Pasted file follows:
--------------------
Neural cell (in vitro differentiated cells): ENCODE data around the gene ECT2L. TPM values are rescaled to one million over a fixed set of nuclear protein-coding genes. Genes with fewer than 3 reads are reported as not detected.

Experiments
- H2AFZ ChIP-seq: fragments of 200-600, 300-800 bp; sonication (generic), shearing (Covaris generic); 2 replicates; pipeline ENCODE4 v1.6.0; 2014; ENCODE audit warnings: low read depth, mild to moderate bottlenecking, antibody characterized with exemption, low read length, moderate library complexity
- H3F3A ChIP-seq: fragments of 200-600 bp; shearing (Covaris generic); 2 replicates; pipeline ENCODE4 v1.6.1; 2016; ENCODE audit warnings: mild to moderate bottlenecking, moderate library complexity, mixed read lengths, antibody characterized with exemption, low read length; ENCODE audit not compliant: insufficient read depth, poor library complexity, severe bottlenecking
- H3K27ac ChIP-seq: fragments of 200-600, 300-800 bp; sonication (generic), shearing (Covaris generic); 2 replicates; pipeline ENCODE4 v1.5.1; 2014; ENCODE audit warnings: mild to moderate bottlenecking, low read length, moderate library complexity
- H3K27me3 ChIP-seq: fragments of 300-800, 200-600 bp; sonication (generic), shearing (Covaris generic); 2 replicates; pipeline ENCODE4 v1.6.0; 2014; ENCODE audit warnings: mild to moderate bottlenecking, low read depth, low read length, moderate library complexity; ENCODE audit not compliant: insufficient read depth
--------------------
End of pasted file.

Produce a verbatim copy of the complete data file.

Neural cell (in vitro differentiated cells): ENCODE data around the gene ECT2L. TPM values are rescaled to one million over a fixed set of nuclear protein-coding genes. Genes with fewer than 3 reads are reported as not detected.

Experiments
- H2AFZ ChIP-seq: fragments of 200-600, 300-800 bp; sonication (generic), shearing (Covaris generic); 2 replicates; pipeline ENCODE4 v1.6.0; 2014; ENCODE audit warnings: low read depth, mild to moderate bottlenecking, antibody characterized with exemption, low read length, moderate library complexity
- H3F3A ChIP-seq: fragments of 200-600 bp; shearing (Covaris generic); 2 replicates; pipeline ENCODE4 v1.6.1; 2016; ENCODE audit warnings: mild to moderate bottlenecking, moderate library complexity, mixed read lengths, antibody characterized with exemption, low read length; ENCODE audit not compliant: insufficient read depth, poor library complexity, severe bottlenecking
- H3K27ac ChIP-seq: fragments of 200-600, 300-800 bp; sonication (generic), shearing (Covaris generic); 2 replicates; pipeline ENCODE4 v1.5.1; 2014; ENCODE audit warnings: mild to moderate bottlenecking, low read length, moderate library complexity
- H3K27me3 ChIP-seq: fragments of 300-800, 200-600 bp; sonication (generic), shearing (Covaris generic); 2 replicates; pipeline ENCODE4 v1.6.0; 2014; ENCODE audit warnings: mild to moderate bottlenecking, low read depth, low read length, moderate library complexity; ENCODE audit not compliant: insufficient read depth